The People Who Connect With Your Story Will Surprise You

It is rarely the obvious people. 

I’ve spent a lot of time lately connecting in a new way with my Grandma. Last winter I spent a lot of time in the coastal town where her nursing home is located and visited her every couple of days. 

This time together allowed us to connect in a way we hadn’t before – just us, alone, sharing what we are doing and our daily concerns, and getting more familiar than the usual ‘grandmother and granddaughter during an occasional quick holiday visit’. It got us past the small talk and the big download of what we have been doing for the past couple of months. We got to work on projects together and I now know most of the people around her in the nursing home. It’s that familiarity that comes with regular contact blossoms into deeper friendship. 

[Image Description: coloured pencils in a white tin, with other stationary and jars in the background on a white desk.]
[Image Description: coloured pencils in a white tin, with other stationary and jars in the background on a white desk.]

We talk on the phone now at least once a week – never scheduled – and it’s delightful. But we are also sharing things that we have in common in this phase of our lives that neither of us realised until this recent time together. 

She has her health issues. I have mine. We are both learning to navigate the world of pain and inconvenience while trying to stay upbeat. I give her reminders to take deep breaths on the hard pain days and she pats my hand and gently tells me to take good care in a way that lands deep inside. 

She lives in a place where everyone has some sort of health issue and it’s just accepted. The health issue is treated with utmost care of course, but it is just part of life in a nursing home. In my world, it feels like there are many people dealing with health issues in isolation, where society makes a big deal about living with health issues instead of accepting them as part of life at whatever age.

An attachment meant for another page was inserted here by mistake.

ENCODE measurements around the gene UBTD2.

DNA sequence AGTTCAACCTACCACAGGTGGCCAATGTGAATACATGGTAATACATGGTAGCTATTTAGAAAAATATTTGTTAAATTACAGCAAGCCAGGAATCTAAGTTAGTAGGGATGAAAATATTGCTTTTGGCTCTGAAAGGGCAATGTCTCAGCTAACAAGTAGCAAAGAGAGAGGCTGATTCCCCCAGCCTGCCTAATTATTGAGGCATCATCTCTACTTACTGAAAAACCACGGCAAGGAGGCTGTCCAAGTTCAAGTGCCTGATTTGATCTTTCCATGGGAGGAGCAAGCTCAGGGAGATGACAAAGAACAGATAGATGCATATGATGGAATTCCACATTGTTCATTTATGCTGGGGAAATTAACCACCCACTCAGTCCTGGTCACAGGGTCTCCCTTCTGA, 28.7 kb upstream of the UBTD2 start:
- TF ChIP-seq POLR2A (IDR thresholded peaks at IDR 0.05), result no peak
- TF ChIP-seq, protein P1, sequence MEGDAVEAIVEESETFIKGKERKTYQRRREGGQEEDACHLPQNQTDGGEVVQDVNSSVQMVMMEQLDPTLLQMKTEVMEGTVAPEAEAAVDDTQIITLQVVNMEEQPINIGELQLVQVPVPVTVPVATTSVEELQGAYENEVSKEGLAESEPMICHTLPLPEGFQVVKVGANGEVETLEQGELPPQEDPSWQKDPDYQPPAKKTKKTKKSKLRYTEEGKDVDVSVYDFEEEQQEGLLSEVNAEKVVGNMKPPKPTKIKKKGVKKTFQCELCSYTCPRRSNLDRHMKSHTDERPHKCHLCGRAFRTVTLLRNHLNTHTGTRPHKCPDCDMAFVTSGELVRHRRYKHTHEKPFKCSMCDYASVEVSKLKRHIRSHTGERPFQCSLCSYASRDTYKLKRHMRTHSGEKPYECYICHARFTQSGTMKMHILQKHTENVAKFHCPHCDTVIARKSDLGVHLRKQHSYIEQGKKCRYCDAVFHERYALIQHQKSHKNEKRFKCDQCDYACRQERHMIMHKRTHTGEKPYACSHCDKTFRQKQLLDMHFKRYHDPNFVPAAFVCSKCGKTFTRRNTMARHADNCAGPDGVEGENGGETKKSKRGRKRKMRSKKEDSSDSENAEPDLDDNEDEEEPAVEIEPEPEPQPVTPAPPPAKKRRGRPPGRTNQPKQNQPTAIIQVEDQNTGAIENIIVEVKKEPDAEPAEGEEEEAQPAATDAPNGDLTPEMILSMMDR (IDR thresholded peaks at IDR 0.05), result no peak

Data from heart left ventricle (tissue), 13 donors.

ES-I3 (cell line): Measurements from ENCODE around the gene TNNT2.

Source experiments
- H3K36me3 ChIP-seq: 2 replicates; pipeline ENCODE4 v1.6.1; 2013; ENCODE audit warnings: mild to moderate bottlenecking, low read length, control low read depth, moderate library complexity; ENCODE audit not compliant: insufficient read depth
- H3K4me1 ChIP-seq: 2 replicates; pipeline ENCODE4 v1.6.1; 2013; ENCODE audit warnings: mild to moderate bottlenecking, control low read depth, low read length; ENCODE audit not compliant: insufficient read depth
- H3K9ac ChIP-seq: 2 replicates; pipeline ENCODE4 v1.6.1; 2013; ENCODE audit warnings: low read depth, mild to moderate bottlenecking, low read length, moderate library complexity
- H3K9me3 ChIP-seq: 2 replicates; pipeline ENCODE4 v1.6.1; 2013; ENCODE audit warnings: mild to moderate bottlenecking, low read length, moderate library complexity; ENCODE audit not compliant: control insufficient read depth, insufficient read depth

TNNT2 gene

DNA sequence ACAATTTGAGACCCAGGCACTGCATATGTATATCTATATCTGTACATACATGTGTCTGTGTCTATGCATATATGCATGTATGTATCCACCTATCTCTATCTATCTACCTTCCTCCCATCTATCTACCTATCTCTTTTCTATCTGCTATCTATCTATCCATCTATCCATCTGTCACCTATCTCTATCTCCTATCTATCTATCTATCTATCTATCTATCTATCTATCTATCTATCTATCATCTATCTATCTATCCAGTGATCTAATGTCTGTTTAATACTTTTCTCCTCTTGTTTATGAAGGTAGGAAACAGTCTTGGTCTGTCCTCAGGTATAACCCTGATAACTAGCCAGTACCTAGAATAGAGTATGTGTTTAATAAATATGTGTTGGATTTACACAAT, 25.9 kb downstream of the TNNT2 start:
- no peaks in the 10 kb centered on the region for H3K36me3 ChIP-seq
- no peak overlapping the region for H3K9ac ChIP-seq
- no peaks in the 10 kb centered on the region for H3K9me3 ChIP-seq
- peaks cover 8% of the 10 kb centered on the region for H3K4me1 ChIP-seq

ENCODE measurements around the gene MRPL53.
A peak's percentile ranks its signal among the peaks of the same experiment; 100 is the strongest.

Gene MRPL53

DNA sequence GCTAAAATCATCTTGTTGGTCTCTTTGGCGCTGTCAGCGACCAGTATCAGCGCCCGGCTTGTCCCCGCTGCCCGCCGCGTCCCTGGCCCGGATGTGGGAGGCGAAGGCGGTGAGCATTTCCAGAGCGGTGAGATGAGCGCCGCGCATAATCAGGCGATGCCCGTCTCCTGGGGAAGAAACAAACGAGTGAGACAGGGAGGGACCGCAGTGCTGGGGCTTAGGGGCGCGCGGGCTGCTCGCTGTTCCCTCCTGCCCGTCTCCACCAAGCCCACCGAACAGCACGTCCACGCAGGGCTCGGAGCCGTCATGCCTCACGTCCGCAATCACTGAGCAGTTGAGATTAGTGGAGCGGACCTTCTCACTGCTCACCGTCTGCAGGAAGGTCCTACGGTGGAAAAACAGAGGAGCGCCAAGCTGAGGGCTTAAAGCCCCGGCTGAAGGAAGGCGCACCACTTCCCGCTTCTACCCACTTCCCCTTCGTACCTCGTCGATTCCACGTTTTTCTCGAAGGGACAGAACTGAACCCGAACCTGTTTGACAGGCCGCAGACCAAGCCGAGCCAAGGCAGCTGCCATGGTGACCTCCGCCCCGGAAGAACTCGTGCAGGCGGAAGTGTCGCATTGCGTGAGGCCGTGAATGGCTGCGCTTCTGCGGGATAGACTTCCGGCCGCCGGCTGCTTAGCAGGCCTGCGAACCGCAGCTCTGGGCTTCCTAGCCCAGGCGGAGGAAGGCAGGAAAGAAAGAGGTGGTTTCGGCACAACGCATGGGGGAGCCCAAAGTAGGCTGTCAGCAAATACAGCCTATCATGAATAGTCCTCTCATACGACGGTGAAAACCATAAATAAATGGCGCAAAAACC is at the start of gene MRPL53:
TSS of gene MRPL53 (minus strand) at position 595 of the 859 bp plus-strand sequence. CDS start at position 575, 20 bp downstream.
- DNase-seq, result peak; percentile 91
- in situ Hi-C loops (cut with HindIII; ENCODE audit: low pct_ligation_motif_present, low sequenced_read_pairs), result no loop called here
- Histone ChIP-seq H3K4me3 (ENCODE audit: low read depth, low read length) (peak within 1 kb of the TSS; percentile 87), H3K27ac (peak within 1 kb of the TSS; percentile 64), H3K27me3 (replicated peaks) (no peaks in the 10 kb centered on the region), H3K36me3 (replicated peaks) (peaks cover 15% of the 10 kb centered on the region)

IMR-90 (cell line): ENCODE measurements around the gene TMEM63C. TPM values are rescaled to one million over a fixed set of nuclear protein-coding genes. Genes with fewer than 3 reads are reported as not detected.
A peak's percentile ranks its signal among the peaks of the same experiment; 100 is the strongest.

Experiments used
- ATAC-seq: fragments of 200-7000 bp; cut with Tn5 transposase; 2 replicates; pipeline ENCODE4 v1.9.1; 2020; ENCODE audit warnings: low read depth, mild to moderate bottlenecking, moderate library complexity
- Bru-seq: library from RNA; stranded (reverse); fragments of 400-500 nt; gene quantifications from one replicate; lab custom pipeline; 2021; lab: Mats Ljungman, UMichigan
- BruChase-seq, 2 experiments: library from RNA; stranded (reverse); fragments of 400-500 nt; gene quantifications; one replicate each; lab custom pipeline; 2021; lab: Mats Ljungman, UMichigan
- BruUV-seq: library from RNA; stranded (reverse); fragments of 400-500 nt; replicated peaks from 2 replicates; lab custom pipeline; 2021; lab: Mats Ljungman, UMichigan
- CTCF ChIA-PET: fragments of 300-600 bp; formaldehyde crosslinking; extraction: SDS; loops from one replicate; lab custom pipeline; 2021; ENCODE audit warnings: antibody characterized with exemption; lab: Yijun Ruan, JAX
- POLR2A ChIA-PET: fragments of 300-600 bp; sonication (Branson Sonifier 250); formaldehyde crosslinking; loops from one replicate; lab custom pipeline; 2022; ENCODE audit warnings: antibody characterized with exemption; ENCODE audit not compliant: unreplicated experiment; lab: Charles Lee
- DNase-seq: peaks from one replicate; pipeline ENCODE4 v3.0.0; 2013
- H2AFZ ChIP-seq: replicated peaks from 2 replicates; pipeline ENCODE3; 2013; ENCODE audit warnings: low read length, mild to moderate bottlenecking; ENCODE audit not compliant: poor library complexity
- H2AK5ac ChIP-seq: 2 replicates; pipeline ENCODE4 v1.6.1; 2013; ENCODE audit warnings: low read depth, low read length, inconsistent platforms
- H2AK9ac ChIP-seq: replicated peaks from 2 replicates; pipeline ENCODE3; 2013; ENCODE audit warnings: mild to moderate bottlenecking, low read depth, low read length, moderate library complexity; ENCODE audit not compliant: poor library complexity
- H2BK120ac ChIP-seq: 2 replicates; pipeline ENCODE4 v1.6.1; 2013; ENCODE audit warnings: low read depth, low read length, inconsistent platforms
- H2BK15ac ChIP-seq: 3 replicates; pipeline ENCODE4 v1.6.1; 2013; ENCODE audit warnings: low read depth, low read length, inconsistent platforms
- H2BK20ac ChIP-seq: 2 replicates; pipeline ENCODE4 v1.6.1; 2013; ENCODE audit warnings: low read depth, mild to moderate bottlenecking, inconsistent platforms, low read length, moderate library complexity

On the flip side, I live with access to any information I want and need, and can learn from so many people around the world via the internet about living with chronic conditions. My community may be invisible to me other than through my phone screen, and my grandmother’s community is around her in person but may not be sharing what they have learnt with their experiences. 

If my Grandma had access to read this blog, she would be all over it*. Not because it’s her Granddaughter’s work, but because a lot of the topics I have talked about here, are what we talk about and apply to her too. We talk about the best way to describe something to a doctor, and how to pace ourselves through the day, and things that bring us joy amongst the difficulties. 

When we open up and share, we never really know who is going to need to hear it the most and how they may benefit. It may be the most unlikely of people or in completely different circumstances, and that’s why it’s important to share – so someone else feels connected and seen and feels safe to say ‘me too’. 

It is possible to share your difficulties without inciting the ‘poor you’ response and instead show that this is how your life is at the moment, accepting what it is while still working towards the big picture of relief or a solution from the difficulty. Sometimes we don’t want to share in case it worries the person, which is how I felt with my Grandma, but instead it allowed us to both share more deeply what we are going through, how we manage it, sharing our knowledge, and bond over it in a way that deepens the relationship.

So I encourage you, if you feel safe and comfortable to do so, to share your story and experiences. The people who connect with your story may surprise you and it is rarely who we expect it to be.  

Take good care, Readers. I’ll keep the light on. 

*My Grandmother doesn’t have internet access because she does not need to know how to shop online. She would be buying art and crochet supplies ‘til the cows come home! 

[Image Description: a frosted transparent box filled with embroidery thread on small flat spools and scissors, with other craft supplies around on the white desk.]
[Image Description: a frosted transparent box filled with embroidery thread on small flat spools and scissors, with other craft supplies around on the white desk.]


Learning How To Describe Your Pain and Symptoms

Learning to become fluent with words that accurately describe the pain and symptoms you are feeling is one of the most helpful things you can do to create a positive working relationship and understanding between yourself and your medical professionals. 

Keep reading

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